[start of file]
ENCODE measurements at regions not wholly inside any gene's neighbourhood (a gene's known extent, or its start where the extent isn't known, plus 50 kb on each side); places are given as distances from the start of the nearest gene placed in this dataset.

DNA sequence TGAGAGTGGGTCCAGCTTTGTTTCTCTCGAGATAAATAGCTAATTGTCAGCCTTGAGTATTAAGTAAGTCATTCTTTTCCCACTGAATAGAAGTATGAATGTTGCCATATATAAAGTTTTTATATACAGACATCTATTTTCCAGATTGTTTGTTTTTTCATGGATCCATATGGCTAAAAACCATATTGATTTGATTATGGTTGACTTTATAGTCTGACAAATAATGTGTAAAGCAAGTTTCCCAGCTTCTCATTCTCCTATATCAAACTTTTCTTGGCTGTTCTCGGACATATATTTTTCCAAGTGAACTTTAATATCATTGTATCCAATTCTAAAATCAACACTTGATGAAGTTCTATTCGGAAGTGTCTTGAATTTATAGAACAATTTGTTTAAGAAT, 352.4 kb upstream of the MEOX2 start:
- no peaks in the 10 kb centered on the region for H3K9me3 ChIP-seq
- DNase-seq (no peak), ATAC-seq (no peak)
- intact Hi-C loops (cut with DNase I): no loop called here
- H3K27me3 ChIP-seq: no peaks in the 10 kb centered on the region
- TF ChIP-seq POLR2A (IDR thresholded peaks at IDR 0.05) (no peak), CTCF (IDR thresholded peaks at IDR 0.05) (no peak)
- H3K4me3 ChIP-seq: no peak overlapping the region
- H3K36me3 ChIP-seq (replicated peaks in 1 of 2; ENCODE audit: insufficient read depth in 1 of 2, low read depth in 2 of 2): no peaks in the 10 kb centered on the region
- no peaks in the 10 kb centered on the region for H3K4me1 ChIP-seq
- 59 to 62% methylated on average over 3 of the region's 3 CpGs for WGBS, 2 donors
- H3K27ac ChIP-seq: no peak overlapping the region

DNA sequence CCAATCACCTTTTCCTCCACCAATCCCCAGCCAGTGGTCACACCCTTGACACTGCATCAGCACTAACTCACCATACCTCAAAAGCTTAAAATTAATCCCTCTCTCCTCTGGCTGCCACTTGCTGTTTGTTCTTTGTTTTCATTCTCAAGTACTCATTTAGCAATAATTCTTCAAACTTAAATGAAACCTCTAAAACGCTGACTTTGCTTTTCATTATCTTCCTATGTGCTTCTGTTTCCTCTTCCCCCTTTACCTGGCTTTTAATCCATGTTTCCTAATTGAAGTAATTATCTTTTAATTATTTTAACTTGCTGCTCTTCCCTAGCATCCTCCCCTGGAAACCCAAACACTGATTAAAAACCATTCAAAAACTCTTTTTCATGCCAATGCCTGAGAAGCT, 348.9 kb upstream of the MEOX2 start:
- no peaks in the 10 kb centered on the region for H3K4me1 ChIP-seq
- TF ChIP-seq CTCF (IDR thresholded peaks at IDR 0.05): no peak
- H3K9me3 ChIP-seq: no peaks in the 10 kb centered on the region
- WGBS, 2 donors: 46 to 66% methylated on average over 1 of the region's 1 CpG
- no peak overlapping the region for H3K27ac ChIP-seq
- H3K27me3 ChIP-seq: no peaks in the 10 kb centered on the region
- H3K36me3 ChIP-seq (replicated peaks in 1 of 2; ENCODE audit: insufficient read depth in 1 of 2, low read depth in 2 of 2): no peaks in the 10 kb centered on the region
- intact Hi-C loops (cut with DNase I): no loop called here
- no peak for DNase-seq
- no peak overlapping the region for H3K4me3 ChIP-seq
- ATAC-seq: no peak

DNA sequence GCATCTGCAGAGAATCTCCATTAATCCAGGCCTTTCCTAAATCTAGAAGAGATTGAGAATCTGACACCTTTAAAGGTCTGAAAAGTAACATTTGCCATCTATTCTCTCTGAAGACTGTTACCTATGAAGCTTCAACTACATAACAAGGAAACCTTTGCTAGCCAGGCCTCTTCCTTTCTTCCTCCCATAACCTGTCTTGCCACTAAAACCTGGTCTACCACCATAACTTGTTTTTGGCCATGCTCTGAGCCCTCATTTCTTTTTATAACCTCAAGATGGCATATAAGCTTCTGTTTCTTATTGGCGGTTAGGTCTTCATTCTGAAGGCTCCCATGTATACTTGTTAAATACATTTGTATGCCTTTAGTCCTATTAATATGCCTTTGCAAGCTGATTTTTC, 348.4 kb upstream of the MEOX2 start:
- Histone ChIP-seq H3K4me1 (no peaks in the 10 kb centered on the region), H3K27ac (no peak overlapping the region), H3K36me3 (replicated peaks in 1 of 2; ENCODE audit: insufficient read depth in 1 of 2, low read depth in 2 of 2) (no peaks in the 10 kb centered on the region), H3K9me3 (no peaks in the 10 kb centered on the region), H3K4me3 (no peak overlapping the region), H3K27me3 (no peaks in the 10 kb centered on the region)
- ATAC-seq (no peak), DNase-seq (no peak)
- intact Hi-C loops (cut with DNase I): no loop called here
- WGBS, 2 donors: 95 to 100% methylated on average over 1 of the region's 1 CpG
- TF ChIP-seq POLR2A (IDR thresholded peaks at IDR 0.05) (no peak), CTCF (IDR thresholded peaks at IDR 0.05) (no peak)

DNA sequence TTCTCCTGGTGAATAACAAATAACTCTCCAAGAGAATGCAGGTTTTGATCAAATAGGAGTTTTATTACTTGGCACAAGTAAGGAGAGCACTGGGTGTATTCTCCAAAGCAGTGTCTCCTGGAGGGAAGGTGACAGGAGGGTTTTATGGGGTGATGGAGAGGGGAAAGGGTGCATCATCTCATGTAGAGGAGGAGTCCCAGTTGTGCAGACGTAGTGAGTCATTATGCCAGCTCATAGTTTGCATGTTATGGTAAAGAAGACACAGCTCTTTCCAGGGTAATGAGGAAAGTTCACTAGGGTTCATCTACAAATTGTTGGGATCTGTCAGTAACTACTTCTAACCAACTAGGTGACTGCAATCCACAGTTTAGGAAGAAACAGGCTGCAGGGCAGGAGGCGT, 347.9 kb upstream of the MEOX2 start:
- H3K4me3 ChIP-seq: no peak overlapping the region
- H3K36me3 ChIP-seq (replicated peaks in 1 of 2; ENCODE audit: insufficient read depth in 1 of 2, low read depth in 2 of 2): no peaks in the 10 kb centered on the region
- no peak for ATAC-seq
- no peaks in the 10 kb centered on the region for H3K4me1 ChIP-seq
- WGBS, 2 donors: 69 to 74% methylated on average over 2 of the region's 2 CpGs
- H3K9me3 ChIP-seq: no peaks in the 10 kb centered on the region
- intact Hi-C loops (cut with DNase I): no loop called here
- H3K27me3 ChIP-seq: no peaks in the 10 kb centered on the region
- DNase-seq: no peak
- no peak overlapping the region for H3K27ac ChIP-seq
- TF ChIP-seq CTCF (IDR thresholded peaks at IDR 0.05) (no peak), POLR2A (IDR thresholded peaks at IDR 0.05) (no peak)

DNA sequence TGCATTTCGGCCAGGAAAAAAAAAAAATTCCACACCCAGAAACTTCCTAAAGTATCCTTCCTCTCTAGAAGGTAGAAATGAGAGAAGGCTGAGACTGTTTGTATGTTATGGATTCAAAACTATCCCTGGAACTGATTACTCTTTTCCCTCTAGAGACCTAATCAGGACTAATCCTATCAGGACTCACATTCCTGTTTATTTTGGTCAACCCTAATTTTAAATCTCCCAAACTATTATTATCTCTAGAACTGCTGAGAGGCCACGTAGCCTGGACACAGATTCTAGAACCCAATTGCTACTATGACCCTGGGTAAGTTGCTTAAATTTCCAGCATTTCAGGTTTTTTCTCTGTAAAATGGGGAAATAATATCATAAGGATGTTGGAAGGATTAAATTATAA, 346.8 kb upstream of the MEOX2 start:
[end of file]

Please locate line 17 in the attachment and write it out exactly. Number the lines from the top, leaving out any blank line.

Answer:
- WGBS, 2 donors: 46 to 66% methylated on average over 1 of the region's 1 CpG